Medical tourism is a growing phenomenon. "Ten years ago, there were still only five or six destinations offering care to foreigners," says Jonathan Edelheit, head of the Medical Tourism Association, an American association that works for quality and transparency in medical tourism. Today, there are more than 100. "
Globalized cosmetic surgery knows no law
Tracy Cohen, the director of the Clinic Champs-Elysees explains, ”Especially since 2018, foreign clinics in Tunisia, Turkey and elsewhere are very aggressively advertising to the French market . However, in France, it is forbidden for cosmetic surgery clinics to communicate due to the risk of penalty and closure of the establishment by the Regional Health Agency (ARS). This regulation creates unfair competition. "
Price remains their main argument, with savings of up to 70-90%.
"It's become an industry of mass production. Starlets are constantly being approach ed by medical tourism agencies in Tunisia, who in return for liposuction or breast implants, require in return, a spotlight on their social networks, "denounces youtubers Sam Zirah. "If small celebrities, followed by 20,000 to 400,000 subscribers, have the right to a free intervention, this business goes much further. Some are even paid for surgery or care, "Sam Zirah reveals.
Bloggers and youtubers are also invited to accompany the reality TV candidates and to film them during the interventions. Sam Zirah, who shot two videos two years ago, regrets it bitterly. "They flatly offered me a monthly fixed. They said to me: send us candidates every month, as if it were a casting to get a snowball effect from the fans. They repeated, “we alternate between 15-30 French patients operated per month, but we need 100 to 150,” he reveals.
Medical tourism is not without risk
The post-operative management of foreign operations is ohen unsatisfactory. "The patient is not ohen entitled to follow-up counselling," says Jonathan Edelheit. The average length of hospital stay rarely exceeds a few days.
In case of complication or medical error, the possibilities for obtaining repairs are tenuous. "The patient is ohen leh alone: the clinic that treated them gets rid of their case and their usual doctor does not want to hear about the complications that have occurred abroad," says Keith Pollard, editor of the website Treatment Abroad and from the International Medical Travel Journal.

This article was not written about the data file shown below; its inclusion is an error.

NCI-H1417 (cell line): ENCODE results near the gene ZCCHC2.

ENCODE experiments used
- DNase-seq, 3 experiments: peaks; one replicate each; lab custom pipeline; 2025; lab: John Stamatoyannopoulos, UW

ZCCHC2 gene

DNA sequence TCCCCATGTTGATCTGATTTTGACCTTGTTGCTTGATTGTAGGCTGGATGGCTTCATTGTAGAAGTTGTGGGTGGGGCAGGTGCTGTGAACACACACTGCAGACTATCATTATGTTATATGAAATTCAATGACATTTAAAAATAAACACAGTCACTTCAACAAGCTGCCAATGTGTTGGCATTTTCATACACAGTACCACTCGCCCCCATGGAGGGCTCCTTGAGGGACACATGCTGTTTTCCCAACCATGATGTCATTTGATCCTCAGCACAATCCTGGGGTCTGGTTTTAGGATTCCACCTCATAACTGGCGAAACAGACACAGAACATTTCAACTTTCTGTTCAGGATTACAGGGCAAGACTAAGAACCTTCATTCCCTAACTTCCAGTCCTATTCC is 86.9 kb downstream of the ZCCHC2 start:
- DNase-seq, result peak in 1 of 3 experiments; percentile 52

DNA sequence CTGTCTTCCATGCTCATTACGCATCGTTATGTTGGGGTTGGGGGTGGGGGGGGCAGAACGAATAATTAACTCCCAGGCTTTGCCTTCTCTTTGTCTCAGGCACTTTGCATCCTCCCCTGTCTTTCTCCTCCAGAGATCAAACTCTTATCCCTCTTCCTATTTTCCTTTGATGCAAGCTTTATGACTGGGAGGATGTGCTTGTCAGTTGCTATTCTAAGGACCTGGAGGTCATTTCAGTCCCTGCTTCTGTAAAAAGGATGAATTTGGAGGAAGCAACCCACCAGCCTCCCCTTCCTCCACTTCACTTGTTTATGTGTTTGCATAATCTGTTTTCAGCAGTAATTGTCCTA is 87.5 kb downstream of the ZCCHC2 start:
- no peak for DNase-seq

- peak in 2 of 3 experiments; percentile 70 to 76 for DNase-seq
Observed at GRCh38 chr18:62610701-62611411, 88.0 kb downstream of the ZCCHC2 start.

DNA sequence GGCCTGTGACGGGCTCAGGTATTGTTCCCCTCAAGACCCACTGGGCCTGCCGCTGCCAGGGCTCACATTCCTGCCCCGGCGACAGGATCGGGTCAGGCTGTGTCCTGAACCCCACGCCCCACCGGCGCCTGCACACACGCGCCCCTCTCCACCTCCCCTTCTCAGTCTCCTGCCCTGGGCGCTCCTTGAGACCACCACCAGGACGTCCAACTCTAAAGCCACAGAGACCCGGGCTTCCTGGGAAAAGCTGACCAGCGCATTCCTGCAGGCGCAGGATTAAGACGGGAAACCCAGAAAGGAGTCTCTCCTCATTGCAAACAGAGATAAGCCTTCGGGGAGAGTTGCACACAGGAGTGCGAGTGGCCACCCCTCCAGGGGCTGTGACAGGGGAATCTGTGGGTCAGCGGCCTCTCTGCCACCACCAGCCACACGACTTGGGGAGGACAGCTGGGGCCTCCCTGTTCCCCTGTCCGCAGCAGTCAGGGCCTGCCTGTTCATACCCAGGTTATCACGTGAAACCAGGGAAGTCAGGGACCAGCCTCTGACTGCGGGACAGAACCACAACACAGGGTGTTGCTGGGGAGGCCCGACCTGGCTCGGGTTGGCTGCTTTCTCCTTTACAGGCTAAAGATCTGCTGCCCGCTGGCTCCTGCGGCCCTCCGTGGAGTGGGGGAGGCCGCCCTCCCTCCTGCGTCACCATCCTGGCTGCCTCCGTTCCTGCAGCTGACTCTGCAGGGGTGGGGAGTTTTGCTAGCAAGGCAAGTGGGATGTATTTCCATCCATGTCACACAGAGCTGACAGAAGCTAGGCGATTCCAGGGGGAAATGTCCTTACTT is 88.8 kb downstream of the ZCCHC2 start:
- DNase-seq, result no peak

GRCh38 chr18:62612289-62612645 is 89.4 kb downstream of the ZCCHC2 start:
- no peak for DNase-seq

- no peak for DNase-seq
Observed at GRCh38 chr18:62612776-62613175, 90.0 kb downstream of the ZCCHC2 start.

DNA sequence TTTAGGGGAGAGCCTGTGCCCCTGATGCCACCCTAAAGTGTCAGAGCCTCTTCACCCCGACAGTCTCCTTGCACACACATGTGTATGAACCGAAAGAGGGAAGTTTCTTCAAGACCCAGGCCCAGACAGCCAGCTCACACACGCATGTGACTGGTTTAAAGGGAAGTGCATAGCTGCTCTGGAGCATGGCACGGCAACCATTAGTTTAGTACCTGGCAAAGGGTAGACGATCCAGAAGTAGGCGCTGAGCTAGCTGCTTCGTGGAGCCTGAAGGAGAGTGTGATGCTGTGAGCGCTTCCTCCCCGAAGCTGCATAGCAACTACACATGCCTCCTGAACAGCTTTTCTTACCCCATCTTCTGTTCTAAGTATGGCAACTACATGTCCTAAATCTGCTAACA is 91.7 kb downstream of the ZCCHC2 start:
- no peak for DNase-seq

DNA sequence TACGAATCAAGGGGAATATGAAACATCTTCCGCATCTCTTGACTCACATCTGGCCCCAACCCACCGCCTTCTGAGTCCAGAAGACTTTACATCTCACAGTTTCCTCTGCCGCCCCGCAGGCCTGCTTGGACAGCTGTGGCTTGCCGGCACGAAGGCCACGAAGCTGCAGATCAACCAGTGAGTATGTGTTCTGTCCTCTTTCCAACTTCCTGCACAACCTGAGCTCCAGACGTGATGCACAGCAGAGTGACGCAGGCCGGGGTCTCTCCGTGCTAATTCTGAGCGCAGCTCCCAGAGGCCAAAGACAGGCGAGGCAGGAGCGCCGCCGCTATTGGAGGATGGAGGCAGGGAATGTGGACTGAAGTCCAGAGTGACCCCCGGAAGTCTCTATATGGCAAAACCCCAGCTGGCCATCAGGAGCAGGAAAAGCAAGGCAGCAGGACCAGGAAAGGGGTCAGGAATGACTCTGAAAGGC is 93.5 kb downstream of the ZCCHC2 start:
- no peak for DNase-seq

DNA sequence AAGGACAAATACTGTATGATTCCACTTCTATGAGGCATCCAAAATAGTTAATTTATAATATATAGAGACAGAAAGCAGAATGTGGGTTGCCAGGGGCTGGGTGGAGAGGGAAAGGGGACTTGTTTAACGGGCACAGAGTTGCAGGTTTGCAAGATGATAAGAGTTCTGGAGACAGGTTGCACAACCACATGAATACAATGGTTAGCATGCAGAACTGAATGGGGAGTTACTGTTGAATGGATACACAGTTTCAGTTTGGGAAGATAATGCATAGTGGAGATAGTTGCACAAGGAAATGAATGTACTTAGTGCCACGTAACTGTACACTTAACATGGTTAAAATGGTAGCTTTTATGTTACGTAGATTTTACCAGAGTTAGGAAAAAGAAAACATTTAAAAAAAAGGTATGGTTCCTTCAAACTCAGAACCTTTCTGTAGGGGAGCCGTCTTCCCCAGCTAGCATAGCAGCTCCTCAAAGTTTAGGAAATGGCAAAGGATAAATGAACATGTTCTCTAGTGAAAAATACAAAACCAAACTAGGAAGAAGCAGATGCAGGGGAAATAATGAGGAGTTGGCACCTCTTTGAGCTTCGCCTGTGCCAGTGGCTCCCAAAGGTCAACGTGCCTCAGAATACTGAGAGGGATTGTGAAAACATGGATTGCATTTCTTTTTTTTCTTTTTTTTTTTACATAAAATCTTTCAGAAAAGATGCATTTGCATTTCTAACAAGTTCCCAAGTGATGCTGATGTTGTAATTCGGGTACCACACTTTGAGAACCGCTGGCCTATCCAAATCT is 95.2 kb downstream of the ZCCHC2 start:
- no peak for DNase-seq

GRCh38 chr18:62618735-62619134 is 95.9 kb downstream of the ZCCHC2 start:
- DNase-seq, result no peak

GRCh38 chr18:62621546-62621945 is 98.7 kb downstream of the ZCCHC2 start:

The "medical tourism" model of care itself may be a risk factor: preoperative consultations may be considered inadequate according to our national standards, with insufficient time for reflection. Postoperative follow-ups are limited to a short period of time.
In additition, since the patient spends his postoperative recovery time in his vacation place, leisure time is an additional risk for complications: smoking, sunbathing, hiking and other tourist activities.
Long trips by plane or by road before or aher surgery predisposes additional risks, including thromboembolism that can be fatal.
An increase in the aher care of patients operated abroad
More and more cosmetic surgery professionals are seeing an increase in demand for the aher care of patients operated abroad.
In Great Britain, a survey of members of the Association of Cosmetic Surgeons showed that 37% of them had treated patients with complications following an operation performed abroad. A Belgian cosmetic surgeon testifies: "The patients are always more numerous to call us to make sure that their operation went well, to be informed about their convalescence or to make up for the errors of foreign surgeons. If the destinatitions offer an idyllic selng and reduced prices, patients are not sufficiently informed before the operation and certain obligations - such as age, allergies or weight limit - are not respected ... But the worst, these patients then have no postoperatitive follow-up! "
"Patients are sent home with some advice and are then deprived once they return to Belgium. I receive people with infections or persistent pain. I also helped a teenage girl who had a breast augmentation in Turkey while her breasts were not yet fully formed. The risks taken by these medical tourists are totally inconsiderate! He continues.
A Swiss study published in the August 2019 issue of the Annals of Aesthetic Plastic Surgery reveals that over a two-year period, 26 patients were hospitalized for the treatment of acute complications following breast surgery. The average age of these women is 40 years old. 10 of them were operated in North Africa, 8 in Europe, 7 in Latin America, 1 in the United States. Among the countries concerned, Tunisia is the main destination (8 cases) and the operations for the most part (70%) consisted of the installation of breast prostheses.
Tracy Cohen concludes: "It's a shame not being able to let patients know the quality and safety of cosmetic surgery clinics in France that are among the most regulated and most controlled in the world. In our sector, post-operative follow-up is almost as important as the operation itself. And when we go to operate abroad, we are necessarily deprived of it. "